From Toxin To Tonic
Human history is, in many ways, the story of a competition pitting us against the microbes that cause disease. Now, one enterprising ARS researcher is using microbes’ own defenses to help tip the contest in our favor.
Neil Price, a research chemist at the National Center for Agricultural Utilization Research (NCAUR) in Peoria, IL, has devoted his career to studying a chemical compound known as tunicamycin. Produced by soil microbes, it is normally very effective at killing pathogens – but unfortunately, tends to also be toxic to animals. It might knock out a nasty strain of tuberculosis, but take the animal or person infected with it as well. Price, however, has found an approach that appears to render the compound safe for animals, while preserving its ability to slay dangerous bacteria.
With his colleague Mike Jackson, a research chemist at NCAUR, Price chemically modified tunicamycin to create a related compound, called TunR2. The modified compound showed promising initial lab results, suggesting that the toxic trait had been eliminated. Armed with that data, Price has continued to test TunR2 to ensure it is safe for animals; if it is, its ability to kill bacteria might be deployed against a number of different diseases they cause. Recently, Price partnered with John Bannantine and Alejandra Colombatti Olivieri, of the ARS National Animal Disease Center in Ames, IA, to test the compound in Holstein cattle that were infected with Johne’s Disease, a debilitating bacterial ailment that affects more than two-thirds of America’s dairy herds. Their hope was that TunR2 might cure the disease. While it did not accomplish that goal in the initial tests, the infected cattle were not harmed when treated with it – a fact that bodes well for future research.
That future research includes pairing TunR2 with another, more familiar tool in the fight against infection: the penicillin class of drugs, one of humanity’s most important weapons against bacterial disease. First developed in the mid-twentieth century, these potent antibiotic drugs have transformed the practice of medicine, saving countless lives. However, as the drugs have been used widely in humans and animals alike, the bacteria they combat have gradually become resistant to them, rendering the drugs less effective. Developing new drugs can be difficult. With TunR2, however, there is an opportunity to re-invigorate the classic drugs – a huge potential win, given that they are already well-understood, approved, and in production.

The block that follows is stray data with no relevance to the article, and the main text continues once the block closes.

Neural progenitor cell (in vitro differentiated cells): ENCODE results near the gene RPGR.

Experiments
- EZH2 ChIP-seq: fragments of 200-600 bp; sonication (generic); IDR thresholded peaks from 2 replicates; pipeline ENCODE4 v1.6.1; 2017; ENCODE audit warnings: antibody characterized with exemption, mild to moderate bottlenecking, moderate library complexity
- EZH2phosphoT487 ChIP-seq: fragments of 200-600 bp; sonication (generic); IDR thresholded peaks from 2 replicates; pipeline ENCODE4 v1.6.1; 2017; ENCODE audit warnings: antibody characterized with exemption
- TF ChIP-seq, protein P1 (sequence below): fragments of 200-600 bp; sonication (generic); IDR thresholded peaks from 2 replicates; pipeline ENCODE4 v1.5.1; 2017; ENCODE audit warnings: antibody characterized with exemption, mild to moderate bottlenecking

Essentially, Price explained, the penicillin drugs work by impairing bacterial cells’ formation of new cell walls during cell division, a part of their growth process. Instead of multiplying, the weakened bacterial cells burst open and die. However, penicillin’s ability to interfere with this process decreased as the bacteria became resistant to it. TunR2, though, compromises the formation of the bacterial cell wall even earlier in the process, disrupting it in such a way that the bacteria are rendered vulnerable to penicillin once again. In order for this to happen, it is important that both the TunR2 and penicillin be present around the same time – not a simple feat. Figuring out how to ensure that happens is part of Price’s ongoing research agenda.
Fundamentally, Price said, “TunR2 is a new way to fight bacterial disease, either by itself as a novel antibiotic drug or in potent combination with an old friend, penicillin.” Now, the challenge is to test additional possible applications of TunR2 in other animals, in the hope that it will not only be tolerated, but will also work with penicillin in the way that earlier results suggested. If it does, it may be a critical lifeline for modern medicine, keeping some of its most important tools – and many living creatures – around much longer. — Kathryn Markham, ARS Office of Communications